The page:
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Actoplus MET (Pioglitazone Hydrochloride / Metformin Hydrochloride) - Side Effects and Adverse Reactions

 
 



ADVERSE REACTIONS

Over 8500 patients with type 2 diabetes have been treated with pioglitazone in randomized, double-blind, controlled clinical trials. This includes 2605 high-risk patients with type 2 diabetes treated with pioglitazone from the PROactive clinical trial. Over 6000 patients have been treated for 6 months or longer, and over 4500 patients for one year or longer. Over 3000 patients have received pioglitazone for at least 2 years.

The most common adverse events reported in at least 5% of patients in the controlled 16-week clinical trial between placebo plus metformin and pioglitazone 30 mg plus metformin were upper respiratory tract infection (15.6% and 15.5%), diarrhea (6.3% and 4.8%), combined edema/peripheral edema (2.5% and 6.0%) and headache (1.9% and 6.0%), respectively.

The incidence and type of adverse events reported in at least 5% of patients in any combined treatment group from the 24-week study comparing pioglitazone 30 mg plus metformin and pioglitazone 45 mg plus metformin are shown in Table 4; the rate of adverse events resulting in study discontinuation between the two treatment groups was 7.8% and 7.7%, respectively.  

Table 4. Adverse Events That Occurred in ≥ 5% of Patients in Any Treatment Group During the 24-Week Study
Adverse Event
Preferred Term
Pioglitazone 30 mg
+ metformin
N=411
n (%)
Pioglitazone 45 mg
+ metformin
N=416
n (%)
Upper Respiratory Tract Infection 51 (12.4)56 (13.5)
Diarrhea 24 (5.8)20 (4.8)
Nausea24 (5.8)15 (3.6)
Headache19 (4.6)22 (5.3)
Urinary Tract Infection 24 (5.8) 22 (5.3)
Sinusitis 18 (4.4) 21 (5.0)
Dizziness 22 (5.4) 20 (4.8)
Edema Lower Limb12 (2.9)47 (11.3)
Weight Increased12 (2.9)28 (6.7)

Most clinical adverse events were similar between groups treated with pioglitazone in combination with metformin and those treated with pioglitazone monotherapy. Other adverse events reported in at least 5% of patients in controlled clinical trials between placebo and pioglitazone monotherapy included myalgia (2.7% and 5.4%), tooth disorder (2.3% and 5.3%), diabetes mellitus aggravated (8.1% and 5.1%) and pharyngitis (0.8% and 5.1%), respectively.

In U.S. double-blind studies, anemia was reported in ≤ 2% of patients treated with pioglitazone plus metformin (see PRECAUTIONS, General: Pioglitazone hydrochloride ).

In monotherapy studies, edema was reported for 4.8% (with doses from 7.5 mg to 45 mg) of patients treated with pioglitazone versus 1.2% of placebo-treated patients. Most of these events were considered mild or moderate in intensity (see PRECAUTIONS, General: Pioglitazone hydrochloride ).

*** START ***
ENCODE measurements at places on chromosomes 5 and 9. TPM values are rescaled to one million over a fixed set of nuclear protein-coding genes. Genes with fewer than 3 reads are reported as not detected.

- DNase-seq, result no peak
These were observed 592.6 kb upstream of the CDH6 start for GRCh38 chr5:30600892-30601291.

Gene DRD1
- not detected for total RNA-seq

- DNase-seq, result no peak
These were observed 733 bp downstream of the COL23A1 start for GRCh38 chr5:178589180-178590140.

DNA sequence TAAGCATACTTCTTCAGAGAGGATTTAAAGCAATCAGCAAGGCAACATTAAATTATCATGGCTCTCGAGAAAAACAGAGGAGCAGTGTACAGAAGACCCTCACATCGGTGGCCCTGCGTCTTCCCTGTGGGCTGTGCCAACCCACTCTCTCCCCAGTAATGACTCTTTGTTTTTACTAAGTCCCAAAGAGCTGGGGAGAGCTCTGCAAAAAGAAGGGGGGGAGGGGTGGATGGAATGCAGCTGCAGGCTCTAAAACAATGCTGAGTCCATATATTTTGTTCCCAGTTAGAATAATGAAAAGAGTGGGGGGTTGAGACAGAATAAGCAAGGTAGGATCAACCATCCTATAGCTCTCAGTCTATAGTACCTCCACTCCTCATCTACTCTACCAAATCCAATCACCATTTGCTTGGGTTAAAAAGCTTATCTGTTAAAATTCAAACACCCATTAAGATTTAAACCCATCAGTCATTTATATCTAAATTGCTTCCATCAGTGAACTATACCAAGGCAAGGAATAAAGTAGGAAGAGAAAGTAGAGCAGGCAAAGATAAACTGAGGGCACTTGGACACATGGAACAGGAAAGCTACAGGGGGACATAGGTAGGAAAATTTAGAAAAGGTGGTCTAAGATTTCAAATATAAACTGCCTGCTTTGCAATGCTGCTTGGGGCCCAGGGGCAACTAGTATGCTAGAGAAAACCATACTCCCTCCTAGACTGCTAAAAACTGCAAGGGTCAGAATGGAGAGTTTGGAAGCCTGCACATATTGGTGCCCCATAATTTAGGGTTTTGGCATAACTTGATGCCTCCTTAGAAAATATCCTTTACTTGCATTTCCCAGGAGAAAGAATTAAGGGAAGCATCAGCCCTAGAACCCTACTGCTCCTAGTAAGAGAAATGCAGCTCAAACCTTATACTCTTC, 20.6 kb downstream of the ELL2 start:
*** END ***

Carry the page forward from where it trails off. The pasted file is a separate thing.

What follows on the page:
Prospective Pioglitazone Clinical Trial In Macrovascular Events (PROactive)

In PROactive, 5238 patients with type 2 diabetes and a prior history of macrovascular disease were treated with ACTOS (n=2605), force-titrated up to 45 mg daily, or placebo (n=2633), in addition to standard of care. Almost all subjects (95%) were receiving cardiovascular medications (beta blockers, ACE inhibitors, ARBs, calcium channel blockers, nitrates, diuretics, aspirin, statins, fibrates). Patients had a mean age of 61.8 years, mean duration of diabetes 9.5 years, and mean A1C 8.1%. Average duration of follow-up was 34.5 months. The primary objective of this trial was to examine the effect of ACTOS on mortality and macrovascular morbidity in patients with type 2 diabetes mellitus who were at high risk for macrovascular events. The primary efficacy variable was the time to the first occurrence of any event in the cardiovascular composite endpoint (see table 5 below). Although there was no statistically significant difference between ACTOS and placebo for the 3-year incidence of a first event within this composite, there was no increase in mortality or in total macrovascular events with ACTOS.

Table 5 Number of First and Total Events for Each Component within the Cardiovascular Composite Endpoint

Placebo
N=2633
ACTOS
N=2605
Cardiovascular Events First Events
(N)
Total events
(N)
First Events
(N)
Total events
(N)
Any event572900514803
All-cause mortality122186110177
Non-fatal MI118157105131
Stroke961197692
ACS63784265
Cardiac intervention (CABG/PCI)101240101195
Major leg amputation1528928
Leg revascularization579271115

Postmarketing reports of new onset or worsening diabetic macular edema with decreased visual acuity have also been received (see PRECAUTIONS, General: Pioglitazone hydrochloride ).



REPORTS OF SUSPECTED ACTOPLUS MET SIDE EFFECTS / ADVERSE REACTIONS

Below is a sample of reports where side effects / adverse reactions may be related to Actoplus MET. The information is not vetted and should not be considered as verified clinical evidence.

Possible Actoplus MET side effects / adverse reactions in 62 year old female

Reported by a physician from United States on 2011-10-04

Patient: 62 year old female

Reactions: Bladder Cancer

Suspect drug(s):
Actoplus MET



Possible Actoplus MET side effects / adverse reactions in 60 year old male

Reported by a health professional (non-physician/pharmacist) from United States on 2011-10-05

Patient: 60 year old male

Reactions: Bladder Cancer

Suspect drug(s):
Actoplus MET



Possible Actoplus MET side effects / adverse reactions in 60 year old male

Reported by a physician from United States on 2011-10-14

Patient: 60 year old male

Reactions: Bladder Cancer

Adverse event resulted in: hospitalization

Suspect drug(s):
Actoplus MET



See index of all Actoplus MET side effect reports >>

Drug label data at the top of this Page last updated: 2009-01-21

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